Weather alert: The same driving rules apply for spring snowstorms as winter snowstorms, when snow, slush and sleet make walking difficult and driving outright dangerous. Good advice for driving in bad weather is simple — don’t.
Please stay off the roads and streets to give priority to snowplows, salting trucks, and emergency response vehicles like ambulances and fire trucks.
If you absolutely must drive, go slower than usual and steer, accelerate and brake more gently than usual to avoid skids.
The blizzard conditions of snow, slush and sleet and strong winds predicted for New York City and the northeast tonight and overnight is especially dangerous because of “black ice”. That’s when asphalt freezes with a thin coat of ice a driver can’t see, and the car goes out of control.
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Driving in spring snowstorms is treacherous even for good drivers in vehicles with anti-lock brakes, traction control and all-season tires.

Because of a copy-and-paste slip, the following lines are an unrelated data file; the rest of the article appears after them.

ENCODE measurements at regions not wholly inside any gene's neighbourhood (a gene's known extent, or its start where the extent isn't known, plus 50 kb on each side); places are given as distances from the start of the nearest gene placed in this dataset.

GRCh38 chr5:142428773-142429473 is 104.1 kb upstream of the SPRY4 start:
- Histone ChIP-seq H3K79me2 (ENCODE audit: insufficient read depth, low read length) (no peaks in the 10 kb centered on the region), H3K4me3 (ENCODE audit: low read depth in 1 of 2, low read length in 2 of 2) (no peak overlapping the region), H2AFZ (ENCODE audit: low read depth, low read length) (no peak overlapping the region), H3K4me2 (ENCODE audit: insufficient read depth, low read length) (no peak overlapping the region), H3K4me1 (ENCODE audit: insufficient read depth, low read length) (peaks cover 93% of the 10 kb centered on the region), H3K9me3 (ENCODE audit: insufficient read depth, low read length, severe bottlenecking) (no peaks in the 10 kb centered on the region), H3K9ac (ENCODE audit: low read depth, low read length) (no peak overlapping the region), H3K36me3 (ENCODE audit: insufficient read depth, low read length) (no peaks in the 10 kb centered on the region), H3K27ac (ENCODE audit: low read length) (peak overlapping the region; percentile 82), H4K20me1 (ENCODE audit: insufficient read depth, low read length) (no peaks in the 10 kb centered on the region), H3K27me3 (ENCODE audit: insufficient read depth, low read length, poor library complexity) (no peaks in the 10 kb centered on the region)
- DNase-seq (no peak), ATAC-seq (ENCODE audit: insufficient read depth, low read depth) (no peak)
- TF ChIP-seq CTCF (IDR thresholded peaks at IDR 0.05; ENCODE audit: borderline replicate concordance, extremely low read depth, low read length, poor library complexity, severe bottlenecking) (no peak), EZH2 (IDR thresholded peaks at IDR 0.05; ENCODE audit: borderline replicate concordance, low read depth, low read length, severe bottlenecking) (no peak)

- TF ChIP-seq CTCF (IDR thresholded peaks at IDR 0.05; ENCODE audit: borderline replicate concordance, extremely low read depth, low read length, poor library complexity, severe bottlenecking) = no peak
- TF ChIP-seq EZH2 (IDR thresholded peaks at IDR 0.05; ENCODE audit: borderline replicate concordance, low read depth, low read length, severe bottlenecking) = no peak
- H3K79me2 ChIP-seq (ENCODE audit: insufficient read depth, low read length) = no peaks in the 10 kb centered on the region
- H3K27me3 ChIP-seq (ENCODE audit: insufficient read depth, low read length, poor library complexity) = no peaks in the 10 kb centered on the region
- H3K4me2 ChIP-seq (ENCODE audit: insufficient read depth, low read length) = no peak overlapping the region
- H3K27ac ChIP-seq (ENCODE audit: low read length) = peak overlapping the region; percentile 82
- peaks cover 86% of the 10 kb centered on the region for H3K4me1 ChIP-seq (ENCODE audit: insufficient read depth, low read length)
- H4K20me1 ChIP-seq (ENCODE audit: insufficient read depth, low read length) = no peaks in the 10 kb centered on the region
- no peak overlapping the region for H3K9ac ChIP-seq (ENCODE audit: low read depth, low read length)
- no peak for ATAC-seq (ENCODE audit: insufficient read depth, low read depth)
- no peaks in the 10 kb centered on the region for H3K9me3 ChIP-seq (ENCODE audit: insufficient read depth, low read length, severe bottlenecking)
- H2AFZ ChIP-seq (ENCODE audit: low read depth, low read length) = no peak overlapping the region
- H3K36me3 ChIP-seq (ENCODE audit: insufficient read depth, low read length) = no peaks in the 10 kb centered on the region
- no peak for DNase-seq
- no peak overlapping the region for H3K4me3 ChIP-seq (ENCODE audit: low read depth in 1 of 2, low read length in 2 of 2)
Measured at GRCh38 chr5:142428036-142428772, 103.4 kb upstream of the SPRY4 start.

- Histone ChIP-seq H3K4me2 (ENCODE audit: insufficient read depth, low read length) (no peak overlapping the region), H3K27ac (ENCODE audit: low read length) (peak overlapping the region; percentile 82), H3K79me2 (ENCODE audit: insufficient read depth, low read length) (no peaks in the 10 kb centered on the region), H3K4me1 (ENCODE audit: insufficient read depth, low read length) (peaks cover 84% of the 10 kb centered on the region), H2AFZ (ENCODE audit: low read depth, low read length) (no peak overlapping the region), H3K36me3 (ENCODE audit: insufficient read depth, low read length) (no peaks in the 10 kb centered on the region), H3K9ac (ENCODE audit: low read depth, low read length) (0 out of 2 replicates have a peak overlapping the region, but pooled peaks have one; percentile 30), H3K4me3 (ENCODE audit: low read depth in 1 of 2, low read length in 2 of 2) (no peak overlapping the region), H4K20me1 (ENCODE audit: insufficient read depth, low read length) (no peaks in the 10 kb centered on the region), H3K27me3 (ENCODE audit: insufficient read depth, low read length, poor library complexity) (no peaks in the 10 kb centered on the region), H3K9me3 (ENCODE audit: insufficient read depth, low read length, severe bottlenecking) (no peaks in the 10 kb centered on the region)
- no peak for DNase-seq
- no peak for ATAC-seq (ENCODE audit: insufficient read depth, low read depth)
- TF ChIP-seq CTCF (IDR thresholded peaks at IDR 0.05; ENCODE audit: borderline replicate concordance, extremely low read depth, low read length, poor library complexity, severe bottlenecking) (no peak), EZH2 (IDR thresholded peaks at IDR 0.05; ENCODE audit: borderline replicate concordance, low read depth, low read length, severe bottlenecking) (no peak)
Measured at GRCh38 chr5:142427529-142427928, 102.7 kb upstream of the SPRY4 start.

If you absolutely must drive, remember these ice, sleet and snow driving safety tips:
- Accelerate and brake gently. Spinning your wheels just makes things worse — worse for you and also worse for the next driver that hits the super slippery patch you left behind.
- Leave extra distance between your car and the one in front of you, because you’ll need extra distance to stop when necessary.
- If you start to skid, look at where you want to go and steer to get there. Steer gently, because quick and jerky steering can make the skid even worse.
- Make sure the windshield reservoir is full, since you’ll be using a lot to keep the windshield clear of road salt and grime.
- Don’t depend on all the high-tech safety systems in your vehicle. ABS and traction control are there to help, but they cannot take the place of good, sensible driving.
- And remember, even if you keep control of your vehicle, not everybody else will.
Here are more tips from a source I trust, Edmunds.com.
Find more car and travel articles by NYCOTC’S Evelyn Kanter on ecoXplorer